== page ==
Little Boy, Big Boy- Figuring Out Where I Fit In My Exceptional Tween’s World

This week is Spring Break. This has always been the week it was up to me as “the Mom” to come up with fun plans, orchestrate the week for Michael and keep him busy. Though I am still doing much of this, something has changed. Something major has changed. It is both uplifting and heartbreaking. My little boy is becoming a big boy and wants more space away from me. Though I am celebrating this, especially as a Mom of a special needs son, it is also knocking me a little off balance. If he spends more time on audio visual, talking to his friends on the phone and has started asking when he can go places himself, where do I fit in as Mom in his life? Oh yes, and there is also the “no hugging me”  or “kissing me” rule.  I understand this, but miss it terribly. I think there are times I miss the hugs more than he does.

Yet, then there is the flip side. He will push me away, roll his eyes when I tell him to stop swearing or talking about vulgar topics, but then will ask me out of the blue, “Mommy, do you love me?” He will also do something like ignore the phone ringing when it’s a friend calling him back so he can finish telling me about his day. Tonight, I was on my way out to a writer’s meeting and said bye to Michael who was on the phone. He told his friend he’d call him back so he could say a proper goodnight to me. My heart melted and soared. He still wanted me in his life! He still needed me, though it’s a different kind of needing now. It’s a young man needing his Mom to support and teach him. He is not a baby needing to lean on me for support. He is a young man needing to have a guide on how to conduct himself in the world.

Our best conversations are like the ones I used to have with my Dad growing up. These took place in the car when my Dad took me to school or other extra curricular activities. The things he will ask. The things he will share. These are the moments the learning and bonding happen. It used to have to be staged or would only happen at mealtimes or play times. I am so happy to see us evolving together, yet there are times when he seems sad, forlorn or distant. I worry as he is anxious and prone to anger easily. How can I help him learn patience and practice his anger tools? I think it is by modeling them myself. I also have to remember he is a budding teenager. These are the hardest years. He is not a boy. He is not a man. He is in between. Too bad a word doesn’t exist to explain this kind of inner struggle of the self. Tween is all we have. Plus he is dealing with being different to other kids with a brain that is formed in a particular way, with anxiety, with diabetes. He is my hero, even though there are some nights I want to rip my hair out strand by strand as he drives me crazy with testing limits. I think I make him feel that way too sometimes.  I guess that means we are even. I know that means we are both human.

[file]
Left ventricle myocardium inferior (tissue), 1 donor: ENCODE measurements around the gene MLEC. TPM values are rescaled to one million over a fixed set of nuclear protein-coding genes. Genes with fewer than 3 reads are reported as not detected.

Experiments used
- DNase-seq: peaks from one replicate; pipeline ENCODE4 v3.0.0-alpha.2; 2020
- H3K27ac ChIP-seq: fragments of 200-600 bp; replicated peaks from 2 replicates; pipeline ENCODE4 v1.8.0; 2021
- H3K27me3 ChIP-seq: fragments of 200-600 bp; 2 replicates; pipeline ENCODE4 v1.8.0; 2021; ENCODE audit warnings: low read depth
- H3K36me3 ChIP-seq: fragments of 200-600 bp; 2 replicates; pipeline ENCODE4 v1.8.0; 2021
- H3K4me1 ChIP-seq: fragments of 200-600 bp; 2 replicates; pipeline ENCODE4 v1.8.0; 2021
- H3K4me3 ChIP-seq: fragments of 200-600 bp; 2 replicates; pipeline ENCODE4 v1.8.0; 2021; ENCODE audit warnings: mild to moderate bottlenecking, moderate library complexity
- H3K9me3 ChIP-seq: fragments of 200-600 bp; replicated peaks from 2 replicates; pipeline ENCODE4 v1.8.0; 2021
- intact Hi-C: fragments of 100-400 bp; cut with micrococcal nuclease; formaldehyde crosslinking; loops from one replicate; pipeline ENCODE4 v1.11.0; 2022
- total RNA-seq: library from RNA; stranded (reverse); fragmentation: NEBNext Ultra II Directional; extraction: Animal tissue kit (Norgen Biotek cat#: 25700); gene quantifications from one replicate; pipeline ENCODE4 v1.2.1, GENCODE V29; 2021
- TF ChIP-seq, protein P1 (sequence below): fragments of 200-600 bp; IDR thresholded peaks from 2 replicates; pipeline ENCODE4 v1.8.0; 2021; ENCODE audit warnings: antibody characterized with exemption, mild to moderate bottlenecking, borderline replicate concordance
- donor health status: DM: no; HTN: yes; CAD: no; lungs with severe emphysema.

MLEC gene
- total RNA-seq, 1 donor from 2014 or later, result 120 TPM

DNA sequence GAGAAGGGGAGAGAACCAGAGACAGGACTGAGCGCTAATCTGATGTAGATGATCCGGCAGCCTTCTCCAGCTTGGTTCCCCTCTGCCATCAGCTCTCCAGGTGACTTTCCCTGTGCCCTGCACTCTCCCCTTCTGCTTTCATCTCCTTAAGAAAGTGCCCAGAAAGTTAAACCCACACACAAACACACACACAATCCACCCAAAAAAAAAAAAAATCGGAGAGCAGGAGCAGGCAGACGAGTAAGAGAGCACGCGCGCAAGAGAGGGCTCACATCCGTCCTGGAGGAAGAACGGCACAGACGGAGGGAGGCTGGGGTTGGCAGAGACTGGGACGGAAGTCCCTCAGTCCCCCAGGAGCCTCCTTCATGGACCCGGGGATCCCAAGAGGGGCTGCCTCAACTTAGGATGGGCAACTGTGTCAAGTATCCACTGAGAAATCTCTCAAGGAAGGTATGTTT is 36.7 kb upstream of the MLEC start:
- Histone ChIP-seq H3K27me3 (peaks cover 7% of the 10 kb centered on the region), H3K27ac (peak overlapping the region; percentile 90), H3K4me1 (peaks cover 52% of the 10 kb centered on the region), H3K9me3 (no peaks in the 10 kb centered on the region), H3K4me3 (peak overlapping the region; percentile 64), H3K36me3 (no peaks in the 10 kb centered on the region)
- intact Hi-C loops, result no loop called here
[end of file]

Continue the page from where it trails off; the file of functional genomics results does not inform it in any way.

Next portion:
So, what’s a parent to do in this situation? I think to start, consider her or himself lucky that their child is developing and moving forward. To continue, I think it’s really important to hone one’s sense of humor about the testing moments exceptional kids will give us at each stage of life, and finally, it’s important that an exceptional parent stops blaming themselves for every problem they can’t solve or fix. They need to let their kids try and figure it out to build that resilience. They also need to not feel responsible for every difficult mood, every challenge, and above all, not take the attitude and eye rolling personally. Why? Because you still matter in your tween’s life and always will. This is a dare of sorts. Will you still love me and help me if I push you out? And the answer in short needs to be yes. Be there. Be strong. Be wise. And your child will always know you are their safe harbor.

Exceptional  Parents, who are you in your Exceptional Baby, Preschooler, School Aged or Tween’s life? How has their relationship to you been altered in any of the stages? Remember, they still love you and want you in their life. They also still need you and your input as much as a neuro typical child if not more. There is sometimes more innocence and more chances that abuses could happen or scar them. If your relationship with your child is changing, celebrate their growth as a sign they are maturing and going towards independence. Your love for them will always be needed even if they don’t know how to say it. Just be there. Be patient. And grow with them. Until next time.

Are you the parent of an Exceptional Child struggling with how best to handle challenging behavior? Are you worried about development, anxiety, or doubting your abilities to help your child become the best they can be? I can help you find your confidence as a parent again. For more information about my journey and coaching programs, check out my website: http://www.creatingexceptionalparenting.com. Let me help personalize tools that will help your Exceptional family thrive! 

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